designed for the purpose of managing educational settings. Of course, there’s

Google Classroom, which is what many teachers were using in the past. Schoology is just a more well thought out tool, or a more versatile tool, for the purpose of managing a learning experience.

The final two things are that through this year your attendance will be expected in every class every day, and that you will be earning grades that are going to end up on your transcript, just as prominently as the ones you’ve ever earned before. So the stakes are much higher.


Q: Due to the uncertainty of online schooling, what will teachers be instructed to change about their teaching styles?

A: We’ve asked teachers really to focus on three things.

First of all, engage your students, have ways, even though you can’t be in the same room, for students to be engaged in lessons and think about the content, not just listen to the teacher lecture. So engagement is a real focus for the staff. 

Second one would be consistency, and structure. So they need to be highly organized in order to make distance learning meaningful.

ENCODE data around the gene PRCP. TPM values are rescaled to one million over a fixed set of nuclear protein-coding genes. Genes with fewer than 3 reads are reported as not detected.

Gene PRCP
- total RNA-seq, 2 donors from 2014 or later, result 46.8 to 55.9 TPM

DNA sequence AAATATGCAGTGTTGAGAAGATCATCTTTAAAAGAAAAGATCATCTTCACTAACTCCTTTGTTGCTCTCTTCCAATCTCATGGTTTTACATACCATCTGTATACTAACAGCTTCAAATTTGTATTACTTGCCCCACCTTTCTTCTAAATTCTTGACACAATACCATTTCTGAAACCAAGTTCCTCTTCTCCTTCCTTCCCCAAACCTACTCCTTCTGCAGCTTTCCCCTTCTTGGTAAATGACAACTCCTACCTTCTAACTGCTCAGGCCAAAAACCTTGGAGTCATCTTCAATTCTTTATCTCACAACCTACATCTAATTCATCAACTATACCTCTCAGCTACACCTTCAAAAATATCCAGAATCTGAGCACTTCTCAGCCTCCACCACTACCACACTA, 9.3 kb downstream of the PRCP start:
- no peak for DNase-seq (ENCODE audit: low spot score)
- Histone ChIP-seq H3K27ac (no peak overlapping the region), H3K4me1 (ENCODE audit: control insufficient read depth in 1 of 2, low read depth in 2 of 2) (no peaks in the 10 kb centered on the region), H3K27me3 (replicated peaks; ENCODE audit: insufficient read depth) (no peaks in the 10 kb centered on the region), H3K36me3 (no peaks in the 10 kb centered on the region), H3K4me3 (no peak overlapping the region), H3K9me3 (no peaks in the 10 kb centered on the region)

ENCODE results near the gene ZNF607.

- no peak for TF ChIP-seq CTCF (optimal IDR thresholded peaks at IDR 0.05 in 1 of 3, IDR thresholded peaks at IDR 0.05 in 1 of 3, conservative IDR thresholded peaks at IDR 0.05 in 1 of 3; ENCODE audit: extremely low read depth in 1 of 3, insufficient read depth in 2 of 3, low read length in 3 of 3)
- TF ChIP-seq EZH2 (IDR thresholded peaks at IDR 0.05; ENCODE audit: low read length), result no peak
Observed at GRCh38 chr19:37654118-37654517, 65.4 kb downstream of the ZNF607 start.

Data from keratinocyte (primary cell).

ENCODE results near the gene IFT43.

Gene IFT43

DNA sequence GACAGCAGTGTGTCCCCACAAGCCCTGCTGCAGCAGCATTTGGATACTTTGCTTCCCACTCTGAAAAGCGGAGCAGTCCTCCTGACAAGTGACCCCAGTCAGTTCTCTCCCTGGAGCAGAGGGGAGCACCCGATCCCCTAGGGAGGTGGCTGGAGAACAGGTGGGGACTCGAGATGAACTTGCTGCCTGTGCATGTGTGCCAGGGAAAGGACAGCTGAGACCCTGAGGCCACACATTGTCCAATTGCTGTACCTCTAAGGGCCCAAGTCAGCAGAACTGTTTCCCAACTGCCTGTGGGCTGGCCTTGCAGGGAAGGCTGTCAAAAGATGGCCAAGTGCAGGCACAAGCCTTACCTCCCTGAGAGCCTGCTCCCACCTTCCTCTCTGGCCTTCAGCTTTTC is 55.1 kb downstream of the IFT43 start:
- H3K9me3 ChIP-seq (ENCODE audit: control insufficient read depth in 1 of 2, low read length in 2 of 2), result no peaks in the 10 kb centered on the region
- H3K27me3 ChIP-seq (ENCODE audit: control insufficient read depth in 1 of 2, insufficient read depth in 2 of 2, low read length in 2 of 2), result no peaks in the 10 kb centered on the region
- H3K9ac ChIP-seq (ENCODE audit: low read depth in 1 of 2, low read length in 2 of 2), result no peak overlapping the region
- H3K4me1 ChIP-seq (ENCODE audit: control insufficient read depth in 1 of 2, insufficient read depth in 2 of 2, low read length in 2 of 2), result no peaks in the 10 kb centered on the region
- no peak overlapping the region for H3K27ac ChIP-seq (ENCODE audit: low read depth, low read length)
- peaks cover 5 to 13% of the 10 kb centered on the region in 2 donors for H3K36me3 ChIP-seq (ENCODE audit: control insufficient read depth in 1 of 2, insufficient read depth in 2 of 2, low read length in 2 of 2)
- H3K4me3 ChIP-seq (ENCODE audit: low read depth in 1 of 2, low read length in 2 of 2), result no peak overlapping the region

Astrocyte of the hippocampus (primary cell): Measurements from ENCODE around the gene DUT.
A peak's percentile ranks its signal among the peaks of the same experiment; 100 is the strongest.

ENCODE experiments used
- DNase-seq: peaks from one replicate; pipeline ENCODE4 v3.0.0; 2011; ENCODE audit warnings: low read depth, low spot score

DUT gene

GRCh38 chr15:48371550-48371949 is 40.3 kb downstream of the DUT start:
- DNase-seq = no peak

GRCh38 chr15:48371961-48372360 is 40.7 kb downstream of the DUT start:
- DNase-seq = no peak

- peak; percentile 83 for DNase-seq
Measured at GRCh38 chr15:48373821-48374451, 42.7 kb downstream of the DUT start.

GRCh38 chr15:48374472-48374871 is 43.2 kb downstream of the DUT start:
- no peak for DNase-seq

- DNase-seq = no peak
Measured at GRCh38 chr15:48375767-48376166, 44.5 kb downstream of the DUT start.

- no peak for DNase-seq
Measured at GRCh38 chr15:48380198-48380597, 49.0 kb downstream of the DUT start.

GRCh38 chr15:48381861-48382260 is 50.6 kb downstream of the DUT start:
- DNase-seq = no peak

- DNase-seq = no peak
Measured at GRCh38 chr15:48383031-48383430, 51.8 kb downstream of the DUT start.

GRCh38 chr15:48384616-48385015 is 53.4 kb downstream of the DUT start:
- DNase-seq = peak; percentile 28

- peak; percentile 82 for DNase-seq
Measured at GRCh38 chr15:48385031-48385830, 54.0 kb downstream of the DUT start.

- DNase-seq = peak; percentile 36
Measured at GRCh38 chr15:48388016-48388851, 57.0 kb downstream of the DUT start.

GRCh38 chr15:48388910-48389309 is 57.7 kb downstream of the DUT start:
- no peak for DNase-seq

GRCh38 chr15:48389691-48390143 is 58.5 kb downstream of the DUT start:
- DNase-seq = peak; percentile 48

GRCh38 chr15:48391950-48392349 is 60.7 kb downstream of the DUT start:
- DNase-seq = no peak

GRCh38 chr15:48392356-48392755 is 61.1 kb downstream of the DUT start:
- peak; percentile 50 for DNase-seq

The third one I would say is, I use the word authenticity. We can’t teach all the details that we’re used to teaching. All the mathematical rules or the grammatical rules would be a little tough to do. We’re going to have to look at the big picture concept. So I’m hoping that teachers will engage you in projects, true life experiencences, solving problems, addressing immediate topics that need to be addressed like how on earth are we going to do school virtually? That’s extremely relevant. So hopefully we’re going to find touch points with relevance across the curriculum, and maybe focus less on, “can we use that formula?” It was a way to be a little more focused on the big picture.